What goes down should go up | Sloped fields can experience tillage erosion unless soil is shifted from the bottom to the top
CALGARY — Soil movement from higher spots to lower spots in a field lowers production potential and increases variability.
What can be done about it?
University of Manitoba soil scientist David Lobb has numerous suggestions, the most drastic of which is to move soil from the bottom of slopes back to the top.
Lobb told the Precision Ag Update Feb. 27-28 about research that showed yield increases of 10 to 33 percent when soil was moved from depressions back to higher spots. In dry years, he recorded yield increases of 39 to 133 percent in Manitoba research.
On one of three sites, productivity was significantly reduced in the lower areas from which soil was taken, but there was still a net increase in crop production overall, said Lobb.
Yield response also continued for several years after the soil was moved. Given that added topsoil improved water retention and nutrient status, he said the cost of moving the soil could be recovered within four to six years.
It is potentially a one-time-only repair to degraded knolls, “so long as you don’t keep tilling the crap out of it,” Lobb said.
It is more economical than soil sampling and increasing nutrients every year. It might also eliminate the need for precision farming operations such as variable rate fertilization, he added.
“You’re never going to get rid of the variability, but the thing is, you may reduce the variability to the point where you don’t have to rely on precision farming,” Lobb said in an interview after his presentation.
“You can’t just manage the symptoms. You have to manage the cause.”
Some farmers apply manure to eroded hilltops, which can be effective but has to be done repeatedly. Putting topsoil on the same places can allow crops to produce enough biomass each year to retain the soil and improve productivity indefinitely.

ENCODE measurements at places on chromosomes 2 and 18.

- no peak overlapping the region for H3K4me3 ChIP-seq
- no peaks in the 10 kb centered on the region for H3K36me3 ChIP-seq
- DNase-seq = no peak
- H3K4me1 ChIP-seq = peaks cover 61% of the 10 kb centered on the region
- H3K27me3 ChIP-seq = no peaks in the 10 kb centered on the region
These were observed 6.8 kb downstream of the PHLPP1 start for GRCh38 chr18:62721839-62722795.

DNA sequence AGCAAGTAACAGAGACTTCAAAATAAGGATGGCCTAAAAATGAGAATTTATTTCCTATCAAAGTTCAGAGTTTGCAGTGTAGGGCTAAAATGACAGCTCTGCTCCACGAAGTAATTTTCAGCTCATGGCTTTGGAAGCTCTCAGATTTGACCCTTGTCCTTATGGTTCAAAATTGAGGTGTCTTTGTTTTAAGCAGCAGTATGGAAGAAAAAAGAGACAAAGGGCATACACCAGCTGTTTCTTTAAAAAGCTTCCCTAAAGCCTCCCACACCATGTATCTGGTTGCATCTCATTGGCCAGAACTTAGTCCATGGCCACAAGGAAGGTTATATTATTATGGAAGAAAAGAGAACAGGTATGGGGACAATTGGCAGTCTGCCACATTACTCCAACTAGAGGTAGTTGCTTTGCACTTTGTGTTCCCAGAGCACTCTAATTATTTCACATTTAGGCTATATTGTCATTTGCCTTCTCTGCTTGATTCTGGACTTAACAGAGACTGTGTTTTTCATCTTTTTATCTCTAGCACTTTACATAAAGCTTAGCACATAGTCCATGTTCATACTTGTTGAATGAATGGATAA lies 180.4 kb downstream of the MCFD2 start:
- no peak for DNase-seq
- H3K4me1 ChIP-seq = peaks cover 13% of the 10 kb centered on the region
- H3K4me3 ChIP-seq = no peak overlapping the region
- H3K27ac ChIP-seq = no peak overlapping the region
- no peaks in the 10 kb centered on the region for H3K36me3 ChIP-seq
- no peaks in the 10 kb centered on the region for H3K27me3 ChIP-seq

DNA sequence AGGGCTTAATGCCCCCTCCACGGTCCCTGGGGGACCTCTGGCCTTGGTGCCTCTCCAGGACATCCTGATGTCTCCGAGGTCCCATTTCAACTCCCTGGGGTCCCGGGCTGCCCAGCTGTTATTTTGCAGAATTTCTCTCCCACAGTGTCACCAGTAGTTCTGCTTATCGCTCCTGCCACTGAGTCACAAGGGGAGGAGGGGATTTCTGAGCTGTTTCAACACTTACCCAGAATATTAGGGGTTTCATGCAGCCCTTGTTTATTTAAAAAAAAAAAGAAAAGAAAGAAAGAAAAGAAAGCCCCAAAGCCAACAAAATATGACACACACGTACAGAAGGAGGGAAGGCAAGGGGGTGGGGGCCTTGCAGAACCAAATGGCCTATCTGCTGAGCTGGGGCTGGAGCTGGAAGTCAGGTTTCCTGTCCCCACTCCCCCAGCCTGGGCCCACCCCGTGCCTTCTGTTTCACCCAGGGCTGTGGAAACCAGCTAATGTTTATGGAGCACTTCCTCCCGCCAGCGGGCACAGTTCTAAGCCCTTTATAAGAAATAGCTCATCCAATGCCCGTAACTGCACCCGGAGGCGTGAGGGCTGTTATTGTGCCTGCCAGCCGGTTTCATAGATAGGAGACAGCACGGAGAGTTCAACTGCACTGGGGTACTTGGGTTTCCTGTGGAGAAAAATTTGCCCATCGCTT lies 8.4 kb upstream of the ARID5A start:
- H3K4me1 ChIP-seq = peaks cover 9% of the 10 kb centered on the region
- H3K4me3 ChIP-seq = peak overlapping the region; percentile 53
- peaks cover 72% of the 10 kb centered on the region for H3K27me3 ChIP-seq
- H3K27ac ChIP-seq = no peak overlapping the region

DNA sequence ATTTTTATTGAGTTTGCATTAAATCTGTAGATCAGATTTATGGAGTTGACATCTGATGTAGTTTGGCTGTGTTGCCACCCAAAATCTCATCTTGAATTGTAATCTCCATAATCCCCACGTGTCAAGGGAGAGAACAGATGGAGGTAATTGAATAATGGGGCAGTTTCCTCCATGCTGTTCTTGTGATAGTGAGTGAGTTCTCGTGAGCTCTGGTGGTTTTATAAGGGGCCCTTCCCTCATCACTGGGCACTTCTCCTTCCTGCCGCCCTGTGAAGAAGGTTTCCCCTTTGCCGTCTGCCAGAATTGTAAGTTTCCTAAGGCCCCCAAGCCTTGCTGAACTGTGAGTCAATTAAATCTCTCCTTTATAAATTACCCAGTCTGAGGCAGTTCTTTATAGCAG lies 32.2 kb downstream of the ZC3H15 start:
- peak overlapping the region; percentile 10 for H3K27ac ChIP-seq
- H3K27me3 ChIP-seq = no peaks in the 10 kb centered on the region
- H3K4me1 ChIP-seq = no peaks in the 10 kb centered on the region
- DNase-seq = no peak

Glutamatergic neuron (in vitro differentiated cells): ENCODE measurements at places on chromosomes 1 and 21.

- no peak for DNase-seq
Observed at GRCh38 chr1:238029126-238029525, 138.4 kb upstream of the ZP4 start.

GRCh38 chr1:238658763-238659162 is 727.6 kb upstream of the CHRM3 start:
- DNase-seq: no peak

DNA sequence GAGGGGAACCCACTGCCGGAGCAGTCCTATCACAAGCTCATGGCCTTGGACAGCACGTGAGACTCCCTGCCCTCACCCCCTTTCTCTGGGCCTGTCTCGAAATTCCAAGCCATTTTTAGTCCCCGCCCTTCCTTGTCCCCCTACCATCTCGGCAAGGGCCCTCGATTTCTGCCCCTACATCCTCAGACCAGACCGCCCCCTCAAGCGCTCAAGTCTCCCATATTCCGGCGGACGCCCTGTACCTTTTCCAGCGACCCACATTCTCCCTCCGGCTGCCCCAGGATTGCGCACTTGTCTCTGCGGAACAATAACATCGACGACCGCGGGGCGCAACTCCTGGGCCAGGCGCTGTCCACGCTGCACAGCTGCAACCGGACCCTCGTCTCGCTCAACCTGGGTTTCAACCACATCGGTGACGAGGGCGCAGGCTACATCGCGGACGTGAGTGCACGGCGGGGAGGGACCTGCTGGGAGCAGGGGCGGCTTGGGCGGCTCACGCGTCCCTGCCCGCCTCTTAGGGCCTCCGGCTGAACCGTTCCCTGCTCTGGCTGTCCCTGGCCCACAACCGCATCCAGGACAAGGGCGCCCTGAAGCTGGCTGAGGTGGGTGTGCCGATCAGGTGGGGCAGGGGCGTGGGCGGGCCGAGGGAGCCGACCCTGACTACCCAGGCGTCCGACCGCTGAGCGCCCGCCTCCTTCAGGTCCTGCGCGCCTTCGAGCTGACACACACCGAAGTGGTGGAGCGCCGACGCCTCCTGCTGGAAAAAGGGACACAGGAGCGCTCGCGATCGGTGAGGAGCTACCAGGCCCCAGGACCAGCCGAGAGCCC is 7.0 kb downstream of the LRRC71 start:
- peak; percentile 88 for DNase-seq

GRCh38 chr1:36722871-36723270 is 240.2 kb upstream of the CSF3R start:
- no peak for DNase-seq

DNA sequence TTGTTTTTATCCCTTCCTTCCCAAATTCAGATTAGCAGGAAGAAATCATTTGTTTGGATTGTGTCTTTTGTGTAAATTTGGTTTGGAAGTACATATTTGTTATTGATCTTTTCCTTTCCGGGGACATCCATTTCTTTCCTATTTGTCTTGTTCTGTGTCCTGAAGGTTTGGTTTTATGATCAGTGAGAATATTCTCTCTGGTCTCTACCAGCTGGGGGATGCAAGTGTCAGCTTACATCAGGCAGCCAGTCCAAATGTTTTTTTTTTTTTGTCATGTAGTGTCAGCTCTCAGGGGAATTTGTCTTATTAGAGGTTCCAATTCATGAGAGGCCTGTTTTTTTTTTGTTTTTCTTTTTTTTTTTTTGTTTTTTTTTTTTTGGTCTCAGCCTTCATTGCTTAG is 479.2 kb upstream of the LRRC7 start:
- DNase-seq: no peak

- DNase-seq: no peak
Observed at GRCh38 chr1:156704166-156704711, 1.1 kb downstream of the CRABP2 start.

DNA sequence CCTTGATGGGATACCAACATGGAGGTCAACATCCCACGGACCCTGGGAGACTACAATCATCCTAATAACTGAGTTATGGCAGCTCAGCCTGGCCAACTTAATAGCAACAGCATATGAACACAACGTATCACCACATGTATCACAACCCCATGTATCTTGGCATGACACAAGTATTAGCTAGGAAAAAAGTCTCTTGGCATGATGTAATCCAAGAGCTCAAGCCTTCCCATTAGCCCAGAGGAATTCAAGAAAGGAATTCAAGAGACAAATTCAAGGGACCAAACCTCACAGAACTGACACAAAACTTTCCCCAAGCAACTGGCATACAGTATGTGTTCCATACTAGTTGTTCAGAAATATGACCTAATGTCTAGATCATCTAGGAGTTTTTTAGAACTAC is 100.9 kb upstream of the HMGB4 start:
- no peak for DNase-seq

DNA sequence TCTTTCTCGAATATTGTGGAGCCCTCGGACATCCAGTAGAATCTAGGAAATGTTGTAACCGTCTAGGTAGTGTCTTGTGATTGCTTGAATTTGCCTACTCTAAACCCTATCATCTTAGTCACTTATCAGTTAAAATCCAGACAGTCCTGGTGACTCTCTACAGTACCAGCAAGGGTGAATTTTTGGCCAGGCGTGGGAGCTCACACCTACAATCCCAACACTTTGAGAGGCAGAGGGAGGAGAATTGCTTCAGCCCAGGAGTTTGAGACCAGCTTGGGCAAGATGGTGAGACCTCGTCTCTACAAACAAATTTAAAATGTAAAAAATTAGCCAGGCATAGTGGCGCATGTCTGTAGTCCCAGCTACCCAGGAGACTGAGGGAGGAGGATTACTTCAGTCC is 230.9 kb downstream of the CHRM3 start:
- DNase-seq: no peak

Lobb said landlord-tenant agreements in England once required farmers to move the soil from the bottom of slopes back to the top.
“It’s not a new idea. It’s a very old idea.”
Even so, it hasn’t been popular in the scientific community, which Lobb contends is because most soil programs revolve around protecting against water and wind erosion. U.S. researchers in particular have been reluctant to accept his views.
“Once you start to suggest that programs that have run over the last several decades have missed the target — in other words, they’re not conserving soil to improve on farm productivity, they’re more directed at wind and water quality off site — that becomes problematic because it causes them to have to shift their program, and they’re usually very reluctant.”
He said Canadians have been more receptive, and preventing tillage erosion is part of the national soil conservation program.
However, manufacturers of tillage tools and other farm equipment have been slow off the mark.
“I’ve been a bit surprised that they haven’t jumped at this,” he said.
“There is a huge opportunity to look at how you design tillage tools, implements, etc., to make it less erosive and have better sustainability of ag land.”
If moving soil from low to higher spots isn’t considered an option, Lobb suggested low disturbance tillage using methods that move less soil. Flexible frame implements can reduce the tendency to scalp hills, and precision farming tools can help monitor tillage depth and speed to reduce tillage erosion.
He also recommended ensuring the tractor has enough power for the tillage implement so speed doesn’t have to be modified on slopes. As well, select tillage patterns that minimize variability in soil movement and use implements that can move soil up the slope.